A “potli” (bundle) of grains encased in red cloth in hand, Samajwadi Party (SP) leader Akhilesh Yadav repeated the vows he had first taken in Lucknow on January 17, in the presence of a farmer Tejinder Singh Birk, who was among those wounded in October when an SUV, driven by Ashish Mishra, the son of central minister Ajay Mishra Teni, rammed into a handful of protestors, killing eight, at Lakhimpur Kheri in Avadh. The farmers, who were principally sugarcane cultivators, protested the Centre’s three disputatious laws (that were later scrapped and repealed by Parliament) and the Uttar Pradesh government’s failure to substantially increase the state advisory price for cane and clear the payment backlog owed by the sugar processing mills. Akhilesh Yadav went through the ritual of rerunning his pledges today at a press conference in Muzaffarnagar in the sugar belt of western Uttar Pradesh: irrigation free of cost, 300 units of cost-free electricity, payment within 15 days of crop procurement and creating a revolving fund for farmers through a special allocation earmarked in the yearly budget.
Akhilesh Yadav had Chaudhary Jayant Singh, the president of the Rashtriya Lok Dal, and his ally since 2019, by his side, at the presser which was delayed by over three years. In a string of tweets before departing, Akhilesh Yadav alleged that his copter was not being allowed to take off inexplicably from Delhi to Muzaffarnagar, about 130 kms by road.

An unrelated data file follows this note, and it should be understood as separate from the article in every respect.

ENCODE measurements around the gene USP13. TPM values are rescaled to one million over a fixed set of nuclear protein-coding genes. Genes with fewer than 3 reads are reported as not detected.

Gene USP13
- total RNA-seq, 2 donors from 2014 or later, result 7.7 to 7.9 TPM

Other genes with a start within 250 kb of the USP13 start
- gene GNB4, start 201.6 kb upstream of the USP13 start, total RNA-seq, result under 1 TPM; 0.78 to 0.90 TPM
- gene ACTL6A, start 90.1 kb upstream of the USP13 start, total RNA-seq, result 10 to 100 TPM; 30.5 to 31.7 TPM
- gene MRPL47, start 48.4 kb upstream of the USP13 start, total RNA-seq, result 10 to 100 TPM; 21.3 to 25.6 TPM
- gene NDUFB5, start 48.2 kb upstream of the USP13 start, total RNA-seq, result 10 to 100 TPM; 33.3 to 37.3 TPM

सत्ता का दुरूपयोग हारते हुए लोगों की निशानी है… समाजवादी संघर्ष के इतिहास में ये दिन भी दर्ज होगा! हम जीत की ऐतिहासिक उड़ान भरने जा रहे हैं…
The abuse of power is the sign of losers…This day will also be enshrined in the Samajwadi Party’s history! We are taking a historic flight to victory….
“You can ground a helicopter, but not a person’s morale. People understand everything.”
The second tweet depicted Akhilesh Yadav on the tarmac with the copter in the background.
The presser with Jayant was politically significant and called for after the BJP made an overture to the RLD chief to reconsider his ties with the SP and crossing over to its side a couple of days ago. The BJP’s move came in the backdrop of rumours that the RLD was unhappy with the number and kind of seats it was allocated although the distribution is not yet over.
In a meeting with local Jat leaders and opinion-moulders, Amit Shah, the home minister, who is micro-managing UP and Uttarakhand elections, reportedly invoked the BJP’s version of history and claimed that since the Jats and his party had a “common enemy” in the Mughals for the past “650” years, they shared a deep bonding till date. Interestingly, Shah did not revisit the 2013 Muzaffarnagar communal violence in his speech. The incidents that year scarred western UP and drew a wedge between Muslims and Hindus that resulted in the polarisation of Hindus to the BJP’s side in the 2014, 2017 and 2019 elections. Before the 2017 elections, there were signs that the Jats, who are the dominant community in the western region, were upset with the BJP government at the Centre for not doing enough for cane cultivators. Shah intervened and spoke to the local community representatives and swung opinion and votes to the BJP’s side.